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It really didn't have anything seriously different, (mostly just additional language packs and a bit more "ultimate power user" access) but for some reason that nobody but Microsoft really knows for sure, it had none of the resource hogging of the other versions.

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Undoubtedly one of their better decisions.  I really hate that Windows 7 support is coming to an end because my utility laptop that I use expressly just for work is going to become obsolete.  It is too old to really make use of Windows 10 as the AMD graphics drivers are legacy and prone to BSOD in the new o/s.  It can be jerry-rigged to work, but it is the kind of duct tape fix that would light all of OSHA on fire.  The laptop was designed for Vista 32/64-bit, but the RAM is unexpandable beyond 4GB, so there is not much room for expansion to even make use of its 64-bit processor. 

 

It's an old Dell Inspiron 1521.  Nice, bulky laptop.  When the comes that 7 is unsupported, it will probably have to become a lightweight Linux machine... my only qualm with this being I will not be able to use MS Office - at least - not conveniently.  Kind of hoping 2020 rolls around and MS announces continued support for 7.  It is truly the last robust O/S they made.  Shame it's about to be put on the chopping block. 

Edited by BeechCraft118
I, like, had a stroke or something on the keyboard.

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As an alternative to MS Office, check out LibreOffice. In many ways it's far superior to MS Office, but Microsoft does weird shit with their file formatting, so crossing between LibreOffice and MS Office with MS file formats will inevitably result in (hopefully) minor layout issues.

 

As for a version of Linux to investigate: Linux Mint, and Linux Mint Debian Edition (LMDE). About as close to Windows as it gets in Linux.

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I've tried both OpenOffice and LibreOffice.  I definitely prefer Libre more, but the file formatting changes really can mess things up.  It is probably what I will end up using.  The problems I had were all very minor formatting issues.  More than liveable.  Honestly, if worse comes to worse, I could always just deal with Google Docs.  I just wish you could download it as a client instead of having to rely on an Internet connection.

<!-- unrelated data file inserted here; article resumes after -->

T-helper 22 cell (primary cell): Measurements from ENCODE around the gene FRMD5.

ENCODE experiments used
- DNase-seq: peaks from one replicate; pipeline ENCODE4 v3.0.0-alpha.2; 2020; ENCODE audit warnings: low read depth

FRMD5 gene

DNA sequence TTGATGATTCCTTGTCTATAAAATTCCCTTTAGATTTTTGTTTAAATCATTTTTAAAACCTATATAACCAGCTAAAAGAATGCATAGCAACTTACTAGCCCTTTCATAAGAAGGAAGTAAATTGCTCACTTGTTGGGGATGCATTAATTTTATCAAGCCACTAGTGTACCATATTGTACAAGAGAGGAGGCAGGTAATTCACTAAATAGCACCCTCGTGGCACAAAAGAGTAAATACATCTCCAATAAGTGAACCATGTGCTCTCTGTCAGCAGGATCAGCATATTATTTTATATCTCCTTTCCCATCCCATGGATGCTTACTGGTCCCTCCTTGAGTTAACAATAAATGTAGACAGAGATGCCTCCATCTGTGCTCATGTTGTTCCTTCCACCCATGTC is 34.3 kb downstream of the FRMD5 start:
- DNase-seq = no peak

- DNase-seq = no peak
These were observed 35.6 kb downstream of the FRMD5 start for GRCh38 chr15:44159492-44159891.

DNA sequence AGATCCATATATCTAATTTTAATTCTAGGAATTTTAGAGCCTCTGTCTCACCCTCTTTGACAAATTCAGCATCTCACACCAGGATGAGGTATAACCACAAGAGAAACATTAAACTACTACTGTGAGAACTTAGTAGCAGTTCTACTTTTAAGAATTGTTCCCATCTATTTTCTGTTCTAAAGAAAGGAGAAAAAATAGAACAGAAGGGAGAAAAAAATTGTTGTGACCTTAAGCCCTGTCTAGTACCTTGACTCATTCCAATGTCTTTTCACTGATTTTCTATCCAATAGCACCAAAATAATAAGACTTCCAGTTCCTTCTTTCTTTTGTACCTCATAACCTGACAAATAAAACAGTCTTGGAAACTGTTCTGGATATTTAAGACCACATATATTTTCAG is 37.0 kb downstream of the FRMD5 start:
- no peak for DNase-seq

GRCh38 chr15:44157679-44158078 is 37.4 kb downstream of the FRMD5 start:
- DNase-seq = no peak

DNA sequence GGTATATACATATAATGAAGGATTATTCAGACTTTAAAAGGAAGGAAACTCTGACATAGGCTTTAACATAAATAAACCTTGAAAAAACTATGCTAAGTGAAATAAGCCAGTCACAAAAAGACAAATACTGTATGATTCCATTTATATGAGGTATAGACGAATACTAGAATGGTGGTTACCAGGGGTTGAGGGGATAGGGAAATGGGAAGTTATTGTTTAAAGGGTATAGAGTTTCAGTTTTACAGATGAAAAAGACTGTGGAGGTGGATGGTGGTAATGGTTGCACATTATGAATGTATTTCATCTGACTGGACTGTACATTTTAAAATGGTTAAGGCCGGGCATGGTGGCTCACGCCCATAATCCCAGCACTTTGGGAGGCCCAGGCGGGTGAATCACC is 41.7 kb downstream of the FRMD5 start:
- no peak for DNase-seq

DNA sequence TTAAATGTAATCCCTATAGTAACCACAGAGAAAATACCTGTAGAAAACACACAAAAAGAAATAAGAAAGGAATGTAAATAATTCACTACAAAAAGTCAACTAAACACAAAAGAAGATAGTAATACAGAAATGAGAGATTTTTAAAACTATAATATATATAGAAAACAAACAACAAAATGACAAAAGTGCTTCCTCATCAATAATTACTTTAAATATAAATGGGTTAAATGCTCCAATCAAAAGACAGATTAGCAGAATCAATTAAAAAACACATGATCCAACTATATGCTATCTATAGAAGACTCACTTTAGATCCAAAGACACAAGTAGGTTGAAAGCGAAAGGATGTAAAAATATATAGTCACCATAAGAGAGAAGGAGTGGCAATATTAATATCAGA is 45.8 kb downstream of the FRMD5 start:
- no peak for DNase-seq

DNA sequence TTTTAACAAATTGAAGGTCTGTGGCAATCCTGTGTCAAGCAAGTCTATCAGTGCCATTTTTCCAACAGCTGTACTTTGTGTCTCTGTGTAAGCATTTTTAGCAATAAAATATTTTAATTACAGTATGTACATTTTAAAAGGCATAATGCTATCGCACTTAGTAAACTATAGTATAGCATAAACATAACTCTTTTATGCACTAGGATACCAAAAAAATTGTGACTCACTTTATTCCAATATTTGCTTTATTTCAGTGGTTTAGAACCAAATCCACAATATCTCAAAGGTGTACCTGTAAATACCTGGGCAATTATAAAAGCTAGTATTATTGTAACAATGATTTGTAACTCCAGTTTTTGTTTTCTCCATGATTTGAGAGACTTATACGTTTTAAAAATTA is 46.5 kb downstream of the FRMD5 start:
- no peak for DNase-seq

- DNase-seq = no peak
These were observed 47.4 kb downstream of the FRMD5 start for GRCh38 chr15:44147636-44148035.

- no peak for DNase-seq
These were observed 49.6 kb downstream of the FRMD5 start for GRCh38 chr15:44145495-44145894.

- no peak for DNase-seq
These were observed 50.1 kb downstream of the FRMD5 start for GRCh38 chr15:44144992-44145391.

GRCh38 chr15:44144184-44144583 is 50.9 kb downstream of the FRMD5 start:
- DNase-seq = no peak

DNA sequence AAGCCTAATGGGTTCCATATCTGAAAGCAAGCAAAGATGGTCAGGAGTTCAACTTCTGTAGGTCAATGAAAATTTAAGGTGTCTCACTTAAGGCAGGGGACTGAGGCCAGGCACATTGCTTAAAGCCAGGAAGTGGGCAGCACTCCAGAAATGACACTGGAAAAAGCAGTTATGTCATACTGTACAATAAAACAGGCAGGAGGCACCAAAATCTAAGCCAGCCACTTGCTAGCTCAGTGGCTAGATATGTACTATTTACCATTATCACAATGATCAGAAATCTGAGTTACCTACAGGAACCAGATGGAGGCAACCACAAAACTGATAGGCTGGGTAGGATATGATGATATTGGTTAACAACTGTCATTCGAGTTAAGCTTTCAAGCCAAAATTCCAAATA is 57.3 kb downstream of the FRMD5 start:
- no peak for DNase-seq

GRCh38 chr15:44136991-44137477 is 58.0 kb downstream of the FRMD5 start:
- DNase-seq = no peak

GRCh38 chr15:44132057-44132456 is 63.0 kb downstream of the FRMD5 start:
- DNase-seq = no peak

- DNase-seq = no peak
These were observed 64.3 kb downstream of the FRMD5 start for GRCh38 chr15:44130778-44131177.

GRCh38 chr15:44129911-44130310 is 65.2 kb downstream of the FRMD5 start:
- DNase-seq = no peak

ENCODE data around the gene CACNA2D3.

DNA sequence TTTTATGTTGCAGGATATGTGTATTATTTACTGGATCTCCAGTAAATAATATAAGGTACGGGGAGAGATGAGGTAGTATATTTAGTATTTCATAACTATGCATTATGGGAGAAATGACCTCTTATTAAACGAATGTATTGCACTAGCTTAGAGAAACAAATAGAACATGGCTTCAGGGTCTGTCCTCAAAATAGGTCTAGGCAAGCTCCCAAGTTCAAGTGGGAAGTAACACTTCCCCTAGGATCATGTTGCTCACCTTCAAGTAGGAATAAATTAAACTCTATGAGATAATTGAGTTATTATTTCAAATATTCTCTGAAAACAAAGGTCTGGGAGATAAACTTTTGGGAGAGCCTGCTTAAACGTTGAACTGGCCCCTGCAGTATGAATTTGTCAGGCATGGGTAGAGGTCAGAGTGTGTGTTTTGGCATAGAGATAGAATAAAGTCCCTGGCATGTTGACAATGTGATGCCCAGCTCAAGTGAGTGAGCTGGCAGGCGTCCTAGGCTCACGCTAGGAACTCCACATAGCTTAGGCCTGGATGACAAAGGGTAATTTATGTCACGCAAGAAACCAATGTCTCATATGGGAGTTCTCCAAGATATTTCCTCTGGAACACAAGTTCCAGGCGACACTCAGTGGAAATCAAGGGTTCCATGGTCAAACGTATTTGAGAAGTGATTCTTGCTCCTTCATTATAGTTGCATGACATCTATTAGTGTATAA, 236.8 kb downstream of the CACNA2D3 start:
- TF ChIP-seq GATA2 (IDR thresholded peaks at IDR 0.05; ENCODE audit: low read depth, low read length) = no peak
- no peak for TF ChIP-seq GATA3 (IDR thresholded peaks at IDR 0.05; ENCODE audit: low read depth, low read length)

Thanks for the distro suggestions.  I have, so far, tried Ubuntu and a few of its lightweight counterparts, but from what I've seen of the newer versions of Ubuntu are even more resource intensive now.  I may dual boot on the laptop to do some tests with Mint to see if it fulfills my needs that way I can just transfer directly to it after 2020 comes.  

Edited by BeechCraft118

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Yeah, I also am saddened by Google Docs being online-only, though I do understand why it has to be that way.

 

I would've suggested Fedora as well, but I never could find after my first install almost 5 years ago the installer from RPMFusion that allowed for native Debian package installation. (RPM and DEB packages native, the best of everything)

 

The regular versions of Mint are based off of Ubuntu, but LMDE is based off Debian itself, and has a significant performance boost because of it. Part of why I recommended it for that old of a system. ;)

Edited by BTGBullseye

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Thanks a bunch for the suggestions.  I am probably going to go for LMDE for that performance boost.  It looks like it'll come out-of-the-box pretty much how I need it aside from needing to do a few driver tweaks.  I visited the website and watched a few videos on Linux Mint earlier today, and it looks rather elegant.  

 

I will probably play with an installation over the weekend if I don't get some free-time later this week.  I plan to use it dual boot for now until Microsoft actually kills 7. 

Edited by BeechCraft118

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I tried LMDE, but realized I didn't like it not being built upon Ubuntu as I am most familiar with that family of distros.  I chose Linux Mint MATE since it focuses more on performance than Cinnamon.  I get very good performance out of it, but have to use open source drivers as the proprietary ATI drivers can't seem to be installed.  I am not sure why.  It could just be the hardware is just old.  It has a Radeon Xpress X1200 series onboard graphics card, and it seems to have a lot of problem with modern operating systems.  I know this system is on borrowed time.  Makes me wonder if I should reinstall Linux with the Xfce version just to get maximum performance.  I will play with MATE for awhile and see how I like it before making that decision.  I've learned, over the years, Linux takes time to customize and tailor to your desires, so I will just mess around for awhile and see if I run into any big issues.

 

The one big problem I have with Linux is its font rendering.  I miss not having Cleartype quality rendering.  It is not a big deal on Linux's native fonts, but I have to use the TrueType and ClearType fonts for a lot of the projects I work on, so the standard font rendering in Linux can make it look strange unless zoomed in.  There was this replacement font rendering software called Infinality I used to use; however, it appears to be very outdated now, and the PPA is probably vulnerable.  

 

Overall, I could see Linux Mint being a replacement once Windows 7 reaches EOL/EOS.  It's quite nice, and I can probably just tweak these small issues I'm having.  I may do a live-boot of the Xfce version just to see how it runs differently.  It may be worth a switch from MATE just for that extra reduction in RAM footprint. 

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